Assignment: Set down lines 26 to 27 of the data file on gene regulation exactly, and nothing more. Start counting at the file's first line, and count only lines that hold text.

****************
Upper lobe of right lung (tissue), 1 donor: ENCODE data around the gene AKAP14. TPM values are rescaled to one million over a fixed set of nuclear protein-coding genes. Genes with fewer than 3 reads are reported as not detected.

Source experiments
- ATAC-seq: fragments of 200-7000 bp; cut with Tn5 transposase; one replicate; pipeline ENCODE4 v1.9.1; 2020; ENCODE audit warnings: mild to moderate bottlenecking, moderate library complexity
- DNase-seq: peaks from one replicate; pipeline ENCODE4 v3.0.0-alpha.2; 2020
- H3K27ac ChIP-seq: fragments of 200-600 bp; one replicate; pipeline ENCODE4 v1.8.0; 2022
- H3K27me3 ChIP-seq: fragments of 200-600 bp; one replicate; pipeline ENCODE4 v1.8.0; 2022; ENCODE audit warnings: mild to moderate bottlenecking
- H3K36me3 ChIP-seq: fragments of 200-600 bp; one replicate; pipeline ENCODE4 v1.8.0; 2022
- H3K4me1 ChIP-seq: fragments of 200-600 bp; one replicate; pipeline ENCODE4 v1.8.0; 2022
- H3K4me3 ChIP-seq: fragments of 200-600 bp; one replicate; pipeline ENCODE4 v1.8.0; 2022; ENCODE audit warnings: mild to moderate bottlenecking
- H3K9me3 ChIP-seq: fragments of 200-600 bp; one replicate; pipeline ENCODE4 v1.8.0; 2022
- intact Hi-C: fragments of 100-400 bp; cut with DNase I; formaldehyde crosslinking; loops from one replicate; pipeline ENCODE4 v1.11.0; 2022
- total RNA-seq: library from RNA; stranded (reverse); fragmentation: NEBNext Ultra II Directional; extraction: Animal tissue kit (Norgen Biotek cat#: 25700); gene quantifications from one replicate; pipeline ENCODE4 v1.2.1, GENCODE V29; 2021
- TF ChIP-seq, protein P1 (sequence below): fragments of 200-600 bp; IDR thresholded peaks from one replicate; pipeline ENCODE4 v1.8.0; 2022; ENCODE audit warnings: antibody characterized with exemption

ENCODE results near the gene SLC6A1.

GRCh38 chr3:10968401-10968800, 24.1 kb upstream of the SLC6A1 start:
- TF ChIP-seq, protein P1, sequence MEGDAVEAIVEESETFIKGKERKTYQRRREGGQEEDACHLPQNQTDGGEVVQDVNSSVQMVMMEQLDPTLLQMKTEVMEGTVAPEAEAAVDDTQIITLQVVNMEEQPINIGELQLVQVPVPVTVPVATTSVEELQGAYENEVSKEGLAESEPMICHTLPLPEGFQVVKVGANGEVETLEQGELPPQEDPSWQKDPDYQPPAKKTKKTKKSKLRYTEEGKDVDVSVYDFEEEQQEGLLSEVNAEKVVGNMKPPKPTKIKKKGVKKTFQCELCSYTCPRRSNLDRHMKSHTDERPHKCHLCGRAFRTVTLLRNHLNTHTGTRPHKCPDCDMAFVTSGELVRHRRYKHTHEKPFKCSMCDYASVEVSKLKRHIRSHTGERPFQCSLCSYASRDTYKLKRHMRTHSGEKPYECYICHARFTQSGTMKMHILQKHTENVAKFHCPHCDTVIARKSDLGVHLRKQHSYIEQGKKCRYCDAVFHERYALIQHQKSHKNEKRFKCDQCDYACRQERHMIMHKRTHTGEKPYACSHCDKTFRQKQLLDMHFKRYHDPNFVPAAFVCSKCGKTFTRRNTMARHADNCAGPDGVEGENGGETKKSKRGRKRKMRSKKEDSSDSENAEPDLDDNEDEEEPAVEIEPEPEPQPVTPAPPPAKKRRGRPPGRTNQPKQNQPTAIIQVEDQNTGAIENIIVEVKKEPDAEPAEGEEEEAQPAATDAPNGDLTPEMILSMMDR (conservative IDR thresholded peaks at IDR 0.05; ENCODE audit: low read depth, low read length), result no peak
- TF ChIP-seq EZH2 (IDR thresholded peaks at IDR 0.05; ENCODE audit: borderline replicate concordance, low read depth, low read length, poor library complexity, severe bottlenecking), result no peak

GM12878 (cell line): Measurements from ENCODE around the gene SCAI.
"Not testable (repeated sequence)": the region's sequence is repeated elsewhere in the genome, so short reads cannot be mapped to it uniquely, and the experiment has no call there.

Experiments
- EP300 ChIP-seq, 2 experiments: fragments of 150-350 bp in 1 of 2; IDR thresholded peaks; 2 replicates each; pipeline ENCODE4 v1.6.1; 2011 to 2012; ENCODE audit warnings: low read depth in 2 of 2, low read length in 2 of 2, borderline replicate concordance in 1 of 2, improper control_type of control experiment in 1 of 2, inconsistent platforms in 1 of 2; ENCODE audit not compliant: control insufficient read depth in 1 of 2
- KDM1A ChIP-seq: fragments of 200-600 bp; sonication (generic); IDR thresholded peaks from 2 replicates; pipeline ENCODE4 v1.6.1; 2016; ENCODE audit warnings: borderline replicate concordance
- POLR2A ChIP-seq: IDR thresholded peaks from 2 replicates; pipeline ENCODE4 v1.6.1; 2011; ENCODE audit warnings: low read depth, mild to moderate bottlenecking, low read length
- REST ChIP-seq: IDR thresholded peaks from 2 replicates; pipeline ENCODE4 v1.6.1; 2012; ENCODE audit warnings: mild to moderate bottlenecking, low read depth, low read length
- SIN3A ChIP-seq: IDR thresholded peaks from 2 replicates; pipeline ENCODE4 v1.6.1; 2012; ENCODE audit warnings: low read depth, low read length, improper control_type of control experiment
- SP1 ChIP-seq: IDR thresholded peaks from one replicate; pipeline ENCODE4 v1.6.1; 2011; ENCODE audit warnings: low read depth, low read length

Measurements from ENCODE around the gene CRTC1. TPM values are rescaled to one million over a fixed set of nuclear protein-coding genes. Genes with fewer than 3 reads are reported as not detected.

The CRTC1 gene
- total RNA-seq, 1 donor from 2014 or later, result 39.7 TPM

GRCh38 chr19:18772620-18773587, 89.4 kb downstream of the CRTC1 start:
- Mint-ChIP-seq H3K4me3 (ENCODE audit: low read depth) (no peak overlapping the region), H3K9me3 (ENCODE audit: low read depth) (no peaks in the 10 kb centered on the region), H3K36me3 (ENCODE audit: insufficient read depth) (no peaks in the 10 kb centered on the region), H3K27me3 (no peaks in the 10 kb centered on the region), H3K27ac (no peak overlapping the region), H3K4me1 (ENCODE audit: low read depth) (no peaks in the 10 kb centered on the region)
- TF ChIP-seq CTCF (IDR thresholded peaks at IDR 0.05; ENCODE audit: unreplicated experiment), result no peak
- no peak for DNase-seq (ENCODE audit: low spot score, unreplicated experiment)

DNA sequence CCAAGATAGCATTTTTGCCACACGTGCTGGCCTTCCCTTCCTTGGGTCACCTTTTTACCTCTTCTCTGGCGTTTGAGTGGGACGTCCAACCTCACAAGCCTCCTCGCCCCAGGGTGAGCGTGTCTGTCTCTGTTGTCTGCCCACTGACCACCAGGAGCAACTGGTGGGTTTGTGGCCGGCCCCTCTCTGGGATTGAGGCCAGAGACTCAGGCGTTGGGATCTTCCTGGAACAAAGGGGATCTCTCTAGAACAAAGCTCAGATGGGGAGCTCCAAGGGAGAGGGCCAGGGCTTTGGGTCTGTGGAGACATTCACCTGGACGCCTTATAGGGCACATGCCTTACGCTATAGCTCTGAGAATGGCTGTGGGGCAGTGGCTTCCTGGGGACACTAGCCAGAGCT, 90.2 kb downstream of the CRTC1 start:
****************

- SP1 ChIP-seq: IDR thresholded peaks from one replicate; pipeline ENCODE4 v1.6.1; 2011; ENCODE audit warnings: low read depth, low read length

Measurements from ENCODE around the gene CRTC1. TPM values are rescaled to one million over a fixed set of nuclear protein-coding genes. Genes with fewer than 3 reads are reported as not detected.